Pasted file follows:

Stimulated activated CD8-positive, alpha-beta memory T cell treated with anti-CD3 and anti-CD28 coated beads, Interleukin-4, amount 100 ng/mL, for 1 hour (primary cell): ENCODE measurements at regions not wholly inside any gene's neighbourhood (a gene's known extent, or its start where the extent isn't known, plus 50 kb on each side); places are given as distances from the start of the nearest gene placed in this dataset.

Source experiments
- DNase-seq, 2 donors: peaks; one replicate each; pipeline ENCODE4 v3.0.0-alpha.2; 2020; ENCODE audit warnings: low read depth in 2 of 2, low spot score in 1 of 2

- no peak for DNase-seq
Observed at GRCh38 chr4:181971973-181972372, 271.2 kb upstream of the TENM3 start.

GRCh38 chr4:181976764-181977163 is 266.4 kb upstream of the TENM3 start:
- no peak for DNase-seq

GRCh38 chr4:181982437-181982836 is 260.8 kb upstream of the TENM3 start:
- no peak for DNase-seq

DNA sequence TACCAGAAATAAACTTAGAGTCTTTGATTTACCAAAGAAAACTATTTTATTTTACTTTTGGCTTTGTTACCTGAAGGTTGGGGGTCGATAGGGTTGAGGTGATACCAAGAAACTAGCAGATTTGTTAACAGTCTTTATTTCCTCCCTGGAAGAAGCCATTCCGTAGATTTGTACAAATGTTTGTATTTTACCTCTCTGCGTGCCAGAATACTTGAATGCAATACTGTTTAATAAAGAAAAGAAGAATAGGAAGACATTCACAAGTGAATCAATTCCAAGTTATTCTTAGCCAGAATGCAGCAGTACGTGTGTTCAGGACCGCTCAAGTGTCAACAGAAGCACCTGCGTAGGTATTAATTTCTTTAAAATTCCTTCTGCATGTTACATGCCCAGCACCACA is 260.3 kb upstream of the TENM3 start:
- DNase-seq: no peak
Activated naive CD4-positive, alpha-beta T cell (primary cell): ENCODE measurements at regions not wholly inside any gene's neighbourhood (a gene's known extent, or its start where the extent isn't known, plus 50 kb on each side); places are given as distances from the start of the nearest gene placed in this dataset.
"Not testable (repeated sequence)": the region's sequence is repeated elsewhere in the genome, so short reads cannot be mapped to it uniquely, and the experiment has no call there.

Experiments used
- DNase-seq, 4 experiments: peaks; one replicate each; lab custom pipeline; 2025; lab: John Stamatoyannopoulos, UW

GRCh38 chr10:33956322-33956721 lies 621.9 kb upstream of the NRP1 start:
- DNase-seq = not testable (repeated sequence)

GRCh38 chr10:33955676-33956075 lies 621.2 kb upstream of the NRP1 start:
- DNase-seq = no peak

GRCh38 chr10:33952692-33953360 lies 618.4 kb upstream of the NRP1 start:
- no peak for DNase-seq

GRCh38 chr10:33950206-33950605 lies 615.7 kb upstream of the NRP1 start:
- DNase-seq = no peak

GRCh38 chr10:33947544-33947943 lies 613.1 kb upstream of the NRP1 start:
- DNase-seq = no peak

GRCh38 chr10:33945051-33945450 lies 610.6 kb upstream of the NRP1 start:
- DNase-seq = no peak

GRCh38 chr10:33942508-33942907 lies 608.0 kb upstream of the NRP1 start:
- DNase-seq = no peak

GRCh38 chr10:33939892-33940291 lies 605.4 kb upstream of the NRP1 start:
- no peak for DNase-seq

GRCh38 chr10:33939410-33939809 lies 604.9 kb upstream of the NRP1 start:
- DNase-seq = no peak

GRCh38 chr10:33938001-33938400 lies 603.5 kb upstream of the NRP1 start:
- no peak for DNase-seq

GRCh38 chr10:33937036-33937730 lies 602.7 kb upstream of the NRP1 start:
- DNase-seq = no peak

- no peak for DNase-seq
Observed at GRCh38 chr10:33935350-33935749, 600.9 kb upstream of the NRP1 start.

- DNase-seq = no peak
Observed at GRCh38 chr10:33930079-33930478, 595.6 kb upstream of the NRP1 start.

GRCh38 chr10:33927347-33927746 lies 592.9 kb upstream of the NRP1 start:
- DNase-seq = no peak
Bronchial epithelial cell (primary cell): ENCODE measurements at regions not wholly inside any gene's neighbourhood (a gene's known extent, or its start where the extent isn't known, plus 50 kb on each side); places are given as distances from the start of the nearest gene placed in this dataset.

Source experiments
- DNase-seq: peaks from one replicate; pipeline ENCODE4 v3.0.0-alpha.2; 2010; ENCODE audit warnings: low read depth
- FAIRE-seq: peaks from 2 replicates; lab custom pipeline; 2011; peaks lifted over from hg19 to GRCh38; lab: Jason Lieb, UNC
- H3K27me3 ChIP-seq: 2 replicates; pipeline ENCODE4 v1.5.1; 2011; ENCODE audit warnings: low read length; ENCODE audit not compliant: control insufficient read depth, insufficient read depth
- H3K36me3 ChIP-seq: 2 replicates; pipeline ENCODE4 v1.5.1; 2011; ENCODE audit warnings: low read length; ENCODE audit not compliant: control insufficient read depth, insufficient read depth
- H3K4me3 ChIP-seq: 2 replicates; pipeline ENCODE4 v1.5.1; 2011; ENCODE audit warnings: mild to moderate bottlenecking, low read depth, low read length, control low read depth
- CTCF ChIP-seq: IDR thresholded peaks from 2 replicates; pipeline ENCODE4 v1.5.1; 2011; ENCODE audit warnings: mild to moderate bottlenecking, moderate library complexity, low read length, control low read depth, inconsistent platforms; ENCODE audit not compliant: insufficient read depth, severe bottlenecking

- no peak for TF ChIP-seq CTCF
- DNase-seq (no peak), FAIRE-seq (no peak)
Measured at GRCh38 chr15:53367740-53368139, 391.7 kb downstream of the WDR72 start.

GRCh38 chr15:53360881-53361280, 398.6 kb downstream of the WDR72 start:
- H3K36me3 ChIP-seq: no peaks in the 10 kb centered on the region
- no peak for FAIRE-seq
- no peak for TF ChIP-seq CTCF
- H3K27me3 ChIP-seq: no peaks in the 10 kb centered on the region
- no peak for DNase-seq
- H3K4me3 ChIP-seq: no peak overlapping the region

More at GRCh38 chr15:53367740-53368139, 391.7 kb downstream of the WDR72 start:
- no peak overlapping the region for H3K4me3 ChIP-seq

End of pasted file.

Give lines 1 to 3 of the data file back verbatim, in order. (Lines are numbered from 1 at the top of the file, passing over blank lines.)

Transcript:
Stimulated activated CD8-positive, alpha-beta memory T cell treated with anti-CD3 and anti-CD28 coated beads, Interleukin-4, amount 100 ng/mL, for 1 hour (primary cell): ENCODE measurements at regions not wholly inside any gene's neighbourhood (a gene's known extent, or its start where the extent isn't known, plus 50 kb on each side); places are given as distances from the start of the nearest gene placed in this dataset.

Source experiments
- DNase-seq, 2 donors: peaks; one replicate each; pipeline ENCODE4 v3.0.0-alpha.2; 2020; ENCODE audit warnings: low read depth in 2 of 2, low spot score in 1 of 2